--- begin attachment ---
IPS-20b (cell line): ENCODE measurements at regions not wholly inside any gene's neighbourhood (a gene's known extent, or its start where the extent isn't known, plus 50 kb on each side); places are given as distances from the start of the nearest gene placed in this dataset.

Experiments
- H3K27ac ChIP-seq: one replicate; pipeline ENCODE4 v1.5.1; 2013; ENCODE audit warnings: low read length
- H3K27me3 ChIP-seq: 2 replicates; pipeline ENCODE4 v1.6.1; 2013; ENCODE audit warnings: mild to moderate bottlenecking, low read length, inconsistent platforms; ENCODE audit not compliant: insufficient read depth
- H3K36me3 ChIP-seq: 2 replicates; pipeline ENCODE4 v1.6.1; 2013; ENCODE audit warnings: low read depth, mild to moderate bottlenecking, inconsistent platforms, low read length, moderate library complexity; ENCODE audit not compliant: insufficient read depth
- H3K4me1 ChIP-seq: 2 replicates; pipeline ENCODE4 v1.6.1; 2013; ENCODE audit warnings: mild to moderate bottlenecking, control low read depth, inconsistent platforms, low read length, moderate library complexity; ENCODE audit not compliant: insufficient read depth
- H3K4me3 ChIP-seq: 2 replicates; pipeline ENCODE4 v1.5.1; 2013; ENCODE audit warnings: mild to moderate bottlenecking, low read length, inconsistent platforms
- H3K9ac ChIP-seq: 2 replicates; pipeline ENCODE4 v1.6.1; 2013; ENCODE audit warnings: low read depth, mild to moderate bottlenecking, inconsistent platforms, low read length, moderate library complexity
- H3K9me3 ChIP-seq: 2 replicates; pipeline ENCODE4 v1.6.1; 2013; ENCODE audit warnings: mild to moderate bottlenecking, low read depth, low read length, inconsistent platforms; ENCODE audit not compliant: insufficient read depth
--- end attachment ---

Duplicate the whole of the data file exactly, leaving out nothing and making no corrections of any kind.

IPS-20b (cell line): ENCODE measurements at regions not wholly inside any gene's neighbourhood (a gene's known extent, or its start where the extent isn't known, plus 50 kb on each side); places are given as distances from the start of the nearest gene placed in this dataset.

Experiments
- H3K27ac ChIP-seq: one replicate; pipeline ENCODE4 v1.5.1; 2013; ENCODE audit warnings: low read length
- H3K27me3 ChIP-seq: 2 replicates; pipeline ENCODE4 v1.6.1; 2013; ENCODE audit warnings: mild to moderate bottlenecking, low read length, inconsistent platforms; ENCODE audit not compliant: insufficient read depth
- H3K36me3 ChIP-seq: 2 replicates; pipeline ENCODE4 v1.6.1; 2013; ENCODE audit warnings: low read depth, mild to moderate bottlenecking, inconsistent platforms, low read length, moderate library complexity; ENCODE audit not compliant: insufficient read depth
- H3K4me1 ChIP-seq: 2 replicates; pipeline ENCODE4 v1.6.1; 2013; ENCODE audit warnings: mild to moderate bottlenecking, control low read depth, inconsistent platforms, low read length, moderate library complexity; ENCODE audit not compliant: insufficient read depth
- H3K4me3 ChIP-seq: 2 replicates; pipeline ENCODE4 v1.5.1; 2013; ENCODE audit warnings: mild to moderate bottlenecking, low read length, inconsistent platforms
- H3K9ac ChIP-seq: 2 replicates; pipeline ENCODE4 v1.6.1; 2013; ENCODE audit warnings: low read depth, mild to moderate bottlenecking, inconsistent platforms, low read length, moderate library complexity
- H3K9me3 ChIP-seq: 2 replicates; pipeline ENCODE4 v1.6.1; 2013; ENCODE audit warnings: mild to moderate bottlenecking, low read depth, low read length, inconsistent platforms; ENCODE audit not compliant: insufficient read depth